The amount of shots you have are very dependant on what you do with possession but also dependant on getting possession in the first place.
There are different sources of possession such as turnovers, frees and shots dropping short.
But there's a reason kick-outs are called primary possession.
The kick-out battle in this game is going to be fascinating.
Starting with Donegal, Mayo are faced with a dilemma. Do they press Shaun Patton's kick-outs to try to pin Donegal back? It is a risky strategy with someone like Patton who can hit so long and accurately to clear any press and leave Mayo scampering back to their own goal, with their full-back line exposed. What's new there, you might ask?
Well, against a forward line as good as Donegal, that's a particularly risky approach.
And pressing the kick-out is a high energy strategy. Mayo may have had a much needed two week break from games but we're not too sure if they'll be keen on a full-time press on Patton, for all the reasons outlined.
So, do they simply concede the kick-out short and try and be organised defensively? Or mix and match, pushing up from time to time, particularly when they have a free in and a chance to get organised before the ball goes dead.
One thinks it will all depend on the moving dynamics of the game.
Against Kerry, Patton found a Donegal man with 88 percent of his kick-outs (22/25). It is a higher number than any goalkeeper has hit against Mayo this year. Galway were the highest with 79 percent but we all know their early struggles that day off Bernard Power's kick-outs tipped the balance irrevocably in Mayo's favour. The lowest return was the 52 percent of their own kick-outs Roscommon managed to claim.
Mayo pressed high quite effectively that day but Roscommon are the other end of the extreme to Donegal when it comes to an ability to dominate their own kick-out.
Patton has been hitting high numbers all year and with Donegal having very capable footballers all around the field, their ability to turn such possession into shots and scores is pronounced.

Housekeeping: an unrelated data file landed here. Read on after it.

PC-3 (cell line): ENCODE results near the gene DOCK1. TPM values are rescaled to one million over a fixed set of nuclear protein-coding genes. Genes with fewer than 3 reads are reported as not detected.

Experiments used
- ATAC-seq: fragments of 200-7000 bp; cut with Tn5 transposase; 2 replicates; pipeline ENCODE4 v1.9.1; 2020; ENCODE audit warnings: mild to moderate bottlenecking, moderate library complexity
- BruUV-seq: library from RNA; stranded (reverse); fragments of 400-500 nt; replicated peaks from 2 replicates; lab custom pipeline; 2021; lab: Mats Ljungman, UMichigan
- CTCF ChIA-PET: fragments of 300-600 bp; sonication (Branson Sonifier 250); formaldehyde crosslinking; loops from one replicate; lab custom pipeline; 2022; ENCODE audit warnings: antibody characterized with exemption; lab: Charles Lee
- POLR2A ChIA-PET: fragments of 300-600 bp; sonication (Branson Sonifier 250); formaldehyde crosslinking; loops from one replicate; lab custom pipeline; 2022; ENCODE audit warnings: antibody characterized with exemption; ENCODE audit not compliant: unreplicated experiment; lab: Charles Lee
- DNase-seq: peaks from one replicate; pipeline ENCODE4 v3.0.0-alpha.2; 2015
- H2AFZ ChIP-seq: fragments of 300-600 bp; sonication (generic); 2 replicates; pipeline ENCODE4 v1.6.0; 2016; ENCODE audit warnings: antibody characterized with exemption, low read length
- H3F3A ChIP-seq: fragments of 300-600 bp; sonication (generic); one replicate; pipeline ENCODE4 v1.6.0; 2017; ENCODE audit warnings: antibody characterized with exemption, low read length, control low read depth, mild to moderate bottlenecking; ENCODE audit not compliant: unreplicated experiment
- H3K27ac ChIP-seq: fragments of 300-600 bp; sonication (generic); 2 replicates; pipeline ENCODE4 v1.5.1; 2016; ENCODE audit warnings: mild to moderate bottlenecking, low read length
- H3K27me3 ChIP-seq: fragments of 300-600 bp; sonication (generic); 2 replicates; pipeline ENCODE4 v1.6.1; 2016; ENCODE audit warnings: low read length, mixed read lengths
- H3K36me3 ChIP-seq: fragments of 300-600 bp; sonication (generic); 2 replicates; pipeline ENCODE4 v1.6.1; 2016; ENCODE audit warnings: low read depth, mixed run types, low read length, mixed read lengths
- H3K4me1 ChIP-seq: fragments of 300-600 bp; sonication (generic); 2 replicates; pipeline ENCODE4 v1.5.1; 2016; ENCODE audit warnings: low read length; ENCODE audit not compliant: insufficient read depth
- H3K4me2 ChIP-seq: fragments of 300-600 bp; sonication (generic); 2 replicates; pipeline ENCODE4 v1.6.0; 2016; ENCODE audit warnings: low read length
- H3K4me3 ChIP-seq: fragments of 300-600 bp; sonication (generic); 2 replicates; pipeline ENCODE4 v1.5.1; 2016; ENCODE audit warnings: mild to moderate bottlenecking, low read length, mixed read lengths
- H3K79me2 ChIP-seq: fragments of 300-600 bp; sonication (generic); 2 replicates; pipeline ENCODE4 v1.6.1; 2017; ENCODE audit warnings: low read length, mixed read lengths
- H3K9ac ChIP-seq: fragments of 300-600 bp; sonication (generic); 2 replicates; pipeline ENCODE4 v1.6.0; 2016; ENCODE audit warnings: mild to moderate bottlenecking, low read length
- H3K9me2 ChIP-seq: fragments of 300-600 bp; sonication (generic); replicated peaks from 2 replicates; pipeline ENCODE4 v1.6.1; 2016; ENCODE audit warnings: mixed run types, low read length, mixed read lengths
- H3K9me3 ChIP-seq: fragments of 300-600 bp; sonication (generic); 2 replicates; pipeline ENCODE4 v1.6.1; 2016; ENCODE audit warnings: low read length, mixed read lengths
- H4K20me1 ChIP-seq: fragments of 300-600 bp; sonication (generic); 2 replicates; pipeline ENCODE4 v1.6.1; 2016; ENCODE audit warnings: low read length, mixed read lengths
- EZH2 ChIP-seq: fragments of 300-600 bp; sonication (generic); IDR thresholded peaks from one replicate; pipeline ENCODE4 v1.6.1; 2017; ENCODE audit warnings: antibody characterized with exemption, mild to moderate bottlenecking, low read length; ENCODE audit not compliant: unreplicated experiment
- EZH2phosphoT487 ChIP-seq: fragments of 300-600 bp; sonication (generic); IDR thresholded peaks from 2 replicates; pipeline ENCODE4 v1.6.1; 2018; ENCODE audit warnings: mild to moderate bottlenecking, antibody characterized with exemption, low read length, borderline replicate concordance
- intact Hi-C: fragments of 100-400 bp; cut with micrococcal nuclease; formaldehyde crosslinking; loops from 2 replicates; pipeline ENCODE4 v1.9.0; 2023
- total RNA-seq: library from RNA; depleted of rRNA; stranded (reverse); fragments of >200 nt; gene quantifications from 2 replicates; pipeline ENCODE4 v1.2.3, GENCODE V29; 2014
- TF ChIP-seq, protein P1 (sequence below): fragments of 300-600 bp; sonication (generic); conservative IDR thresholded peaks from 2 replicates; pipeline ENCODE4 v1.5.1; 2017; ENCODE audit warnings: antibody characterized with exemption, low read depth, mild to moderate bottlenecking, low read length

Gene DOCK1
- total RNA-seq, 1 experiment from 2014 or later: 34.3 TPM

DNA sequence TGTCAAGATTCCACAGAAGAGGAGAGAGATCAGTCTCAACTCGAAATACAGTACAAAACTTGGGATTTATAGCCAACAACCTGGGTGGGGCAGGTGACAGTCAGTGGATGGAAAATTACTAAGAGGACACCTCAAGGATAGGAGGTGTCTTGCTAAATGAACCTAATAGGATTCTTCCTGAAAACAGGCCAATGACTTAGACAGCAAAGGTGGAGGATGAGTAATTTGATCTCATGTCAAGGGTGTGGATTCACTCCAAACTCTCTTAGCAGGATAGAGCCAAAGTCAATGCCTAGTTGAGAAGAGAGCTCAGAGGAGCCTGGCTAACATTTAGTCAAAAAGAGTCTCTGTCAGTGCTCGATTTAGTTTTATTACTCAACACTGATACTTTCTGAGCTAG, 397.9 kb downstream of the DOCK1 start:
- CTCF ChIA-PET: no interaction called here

So there's no doubt Mayo will be thinking long and hard about what to do on Patton's kick-outs and what to do if and when Donegal win one of their own kick-outs.
Minding their own
They will be doubtlessly spending as much, if not more, time on their own kick-outs.
Mayo's kick-outs have dipped below 75 percent twice this year. First was against Roscommon (15/21, 71%), when Rob Hennelly struggled in the first half (Mayo winning just 5/11 before half time).
And the second was against Kerry (17/26, 65%), when their first half high press had David Clarke under pressure (Mayo winning just 8/17 in the first half).
What both games have in common is Mayo won 100 percent of the kick outs in both second halves but the damage was done by then.
And what the Kerry game has in common with the Donegal game is the opposition have a coach intimately familiar with how Mayo can struggle when they are hit with a full-court press.
Donie Buckley and Stephen Rochford know Mayo's weaknesses in this regard as well as anyone. And they will know too that it is not just as simple as David Clarke not having the same long range kick as Shaun Patton will have at the other end.
Mayo are short of midfield options and, in Killarney, looked alarmingly short of any strategy to deal with a full-court press. They also were bereft of appetite for the battle for dirty ball.
It seems certain that Donegal will press Mayo on Saturday evening.
How Mayo respond will be crucial. They will need to be smarter and hungrier in the battle for their own kick-out.
Because if Donegal are able to hurt Mayo on their own kick-out, dominate their own, then the stats show that they are too good an attacking team not to win with that possession platform in a shoot-out.